Date of Conferral



Doctor of Nursing Practice (DNP)




Rose Varner-Gaskins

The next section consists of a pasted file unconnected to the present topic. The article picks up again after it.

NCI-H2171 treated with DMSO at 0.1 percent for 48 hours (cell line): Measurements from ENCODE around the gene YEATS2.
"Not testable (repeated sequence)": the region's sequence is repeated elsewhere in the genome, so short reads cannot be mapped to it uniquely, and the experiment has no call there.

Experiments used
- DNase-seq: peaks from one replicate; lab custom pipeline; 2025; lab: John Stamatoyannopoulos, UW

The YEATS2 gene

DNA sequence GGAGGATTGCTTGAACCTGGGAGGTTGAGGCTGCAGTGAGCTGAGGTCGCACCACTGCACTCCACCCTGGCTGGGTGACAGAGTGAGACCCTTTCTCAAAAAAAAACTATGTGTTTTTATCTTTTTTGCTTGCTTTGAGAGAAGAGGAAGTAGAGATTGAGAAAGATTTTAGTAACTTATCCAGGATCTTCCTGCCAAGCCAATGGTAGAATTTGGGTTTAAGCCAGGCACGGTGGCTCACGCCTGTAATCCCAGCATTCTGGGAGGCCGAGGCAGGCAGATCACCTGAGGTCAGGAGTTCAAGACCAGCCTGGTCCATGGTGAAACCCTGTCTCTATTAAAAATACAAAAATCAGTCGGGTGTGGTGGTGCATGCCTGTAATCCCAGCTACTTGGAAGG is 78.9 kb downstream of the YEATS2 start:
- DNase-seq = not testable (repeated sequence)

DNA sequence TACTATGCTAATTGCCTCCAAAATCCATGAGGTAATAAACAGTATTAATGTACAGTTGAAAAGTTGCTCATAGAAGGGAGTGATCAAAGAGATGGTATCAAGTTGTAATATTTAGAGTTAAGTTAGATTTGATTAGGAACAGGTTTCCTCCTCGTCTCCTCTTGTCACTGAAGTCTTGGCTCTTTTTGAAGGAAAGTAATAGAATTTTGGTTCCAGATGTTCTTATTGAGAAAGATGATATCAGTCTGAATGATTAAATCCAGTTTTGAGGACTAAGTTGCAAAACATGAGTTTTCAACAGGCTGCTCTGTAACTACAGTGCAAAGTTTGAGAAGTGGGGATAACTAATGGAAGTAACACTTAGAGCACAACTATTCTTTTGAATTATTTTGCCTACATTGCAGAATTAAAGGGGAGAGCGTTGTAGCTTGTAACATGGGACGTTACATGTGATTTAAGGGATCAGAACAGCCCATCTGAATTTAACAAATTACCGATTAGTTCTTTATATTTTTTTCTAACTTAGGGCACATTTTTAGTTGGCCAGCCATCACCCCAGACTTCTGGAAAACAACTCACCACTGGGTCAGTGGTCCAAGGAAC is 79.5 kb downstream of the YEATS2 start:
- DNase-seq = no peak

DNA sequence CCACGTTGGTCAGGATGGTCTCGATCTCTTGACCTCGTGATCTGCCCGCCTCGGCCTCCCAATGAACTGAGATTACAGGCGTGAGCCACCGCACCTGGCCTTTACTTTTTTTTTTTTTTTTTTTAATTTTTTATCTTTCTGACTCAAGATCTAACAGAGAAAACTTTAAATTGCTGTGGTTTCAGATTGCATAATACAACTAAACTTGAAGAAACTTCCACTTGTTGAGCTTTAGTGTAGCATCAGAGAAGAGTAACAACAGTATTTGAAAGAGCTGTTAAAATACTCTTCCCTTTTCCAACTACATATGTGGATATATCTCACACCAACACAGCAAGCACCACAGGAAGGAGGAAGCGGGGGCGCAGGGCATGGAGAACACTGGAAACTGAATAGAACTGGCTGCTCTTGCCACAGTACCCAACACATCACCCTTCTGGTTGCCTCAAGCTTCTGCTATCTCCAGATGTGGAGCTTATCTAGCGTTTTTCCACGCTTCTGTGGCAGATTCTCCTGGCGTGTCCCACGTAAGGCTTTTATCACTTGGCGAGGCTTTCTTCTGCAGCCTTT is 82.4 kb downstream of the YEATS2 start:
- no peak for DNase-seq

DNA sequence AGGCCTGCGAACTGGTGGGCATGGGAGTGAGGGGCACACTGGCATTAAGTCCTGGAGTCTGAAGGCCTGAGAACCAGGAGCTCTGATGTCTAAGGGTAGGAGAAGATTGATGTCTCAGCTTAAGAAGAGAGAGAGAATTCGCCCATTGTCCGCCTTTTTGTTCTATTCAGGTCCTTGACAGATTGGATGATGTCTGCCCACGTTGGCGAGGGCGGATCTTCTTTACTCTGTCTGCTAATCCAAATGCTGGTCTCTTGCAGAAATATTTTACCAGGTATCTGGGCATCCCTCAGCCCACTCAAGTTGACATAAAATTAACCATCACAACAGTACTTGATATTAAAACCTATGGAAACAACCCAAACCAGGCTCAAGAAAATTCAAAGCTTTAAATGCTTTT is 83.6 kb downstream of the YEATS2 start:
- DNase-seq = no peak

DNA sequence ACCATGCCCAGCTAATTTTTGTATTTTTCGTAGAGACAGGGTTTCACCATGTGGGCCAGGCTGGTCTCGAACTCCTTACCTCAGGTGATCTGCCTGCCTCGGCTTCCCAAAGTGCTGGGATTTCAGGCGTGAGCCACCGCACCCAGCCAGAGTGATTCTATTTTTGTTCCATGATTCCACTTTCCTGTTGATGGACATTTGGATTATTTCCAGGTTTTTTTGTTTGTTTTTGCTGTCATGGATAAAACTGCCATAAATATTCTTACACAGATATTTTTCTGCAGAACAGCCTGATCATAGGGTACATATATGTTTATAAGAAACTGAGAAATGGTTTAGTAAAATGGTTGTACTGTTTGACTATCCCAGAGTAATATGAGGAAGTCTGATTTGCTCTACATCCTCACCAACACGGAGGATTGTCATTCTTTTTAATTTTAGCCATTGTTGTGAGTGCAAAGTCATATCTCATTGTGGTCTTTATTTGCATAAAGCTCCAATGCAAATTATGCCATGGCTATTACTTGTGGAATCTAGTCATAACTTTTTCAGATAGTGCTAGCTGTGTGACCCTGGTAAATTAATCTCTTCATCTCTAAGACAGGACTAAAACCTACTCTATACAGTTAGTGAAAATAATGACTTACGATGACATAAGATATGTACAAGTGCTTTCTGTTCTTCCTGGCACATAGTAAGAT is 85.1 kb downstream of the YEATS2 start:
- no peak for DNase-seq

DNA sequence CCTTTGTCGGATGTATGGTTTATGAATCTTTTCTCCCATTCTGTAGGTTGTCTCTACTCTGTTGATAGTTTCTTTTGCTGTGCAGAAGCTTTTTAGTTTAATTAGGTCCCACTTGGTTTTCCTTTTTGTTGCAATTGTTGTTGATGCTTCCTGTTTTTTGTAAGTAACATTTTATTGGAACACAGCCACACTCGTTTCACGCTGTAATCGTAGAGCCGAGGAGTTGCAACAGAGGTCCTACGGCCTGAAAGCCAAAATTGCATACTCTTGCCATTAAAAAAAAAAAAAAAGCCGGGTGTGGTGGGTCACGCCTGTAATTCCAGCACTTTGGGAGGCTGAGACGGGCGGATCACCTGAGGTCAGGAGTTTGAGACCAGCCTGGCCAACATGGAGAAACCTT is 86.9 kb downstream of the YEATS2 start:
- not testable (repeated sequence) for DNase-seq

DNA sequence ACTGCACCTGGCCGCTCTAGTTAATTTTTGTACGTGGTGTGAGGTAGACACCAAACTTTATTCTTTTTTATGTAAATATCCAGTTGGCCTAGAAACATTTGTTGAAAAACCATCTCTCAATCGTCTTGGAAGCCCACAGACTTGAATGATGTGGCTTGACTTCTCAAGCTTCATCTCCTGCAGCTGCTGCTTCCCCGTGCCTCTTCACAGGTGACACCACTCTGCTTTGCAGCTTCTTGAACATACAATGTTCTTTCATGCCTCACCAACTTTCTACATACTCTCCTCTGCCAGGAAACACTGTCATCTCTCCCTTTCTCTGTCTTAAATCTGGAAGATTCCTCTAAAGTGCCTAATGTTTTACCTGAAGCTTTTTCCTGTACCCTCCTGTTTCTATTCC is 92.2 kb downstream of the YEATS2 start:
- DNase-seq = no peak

Depression negatively impacts the American economy, and there is a shortage of physicians to provide treatment. Nurse practitioners are viable alternatives to provide high-quality treatment of depression. The project's purpose was to describe nurse practitioners' attitudes toward nonpharmacological interventions to treat clinical depression. Attitude theory provided the theoretical framework. The American Psychiatric Association's guidelines for treating major depression provided the conceptual framework. The project used a quantitative nonexperimental descriptive survey research design. A purposeful sample of 63 nurse practitioners was obtained from members of the American Association of Nurse Practitioners. Data were collected through an online survey that included questions about participant demographics, attitudes about depression treatment modalities, and experience with individual and group psychotherapy in the treatment of depression. Frequencies and percentages were calculated for demographic information and information related to the use of individual and group therapy. Means and standard deviations were calculated for each of the Likert scale items. The findings showed that participants had more knowledge about medications used to treat depression and individual therapy than they did about group therapy. Findings showed that the participants believed that medication combined with individual therapy was the most effective treatment for individuals diagnosed with depression. Barriers to using group therapy were identified. These findings provided information to nurse practitioners about preferred treatment modalities for depression and the barriers to using group therapy to treat depression.

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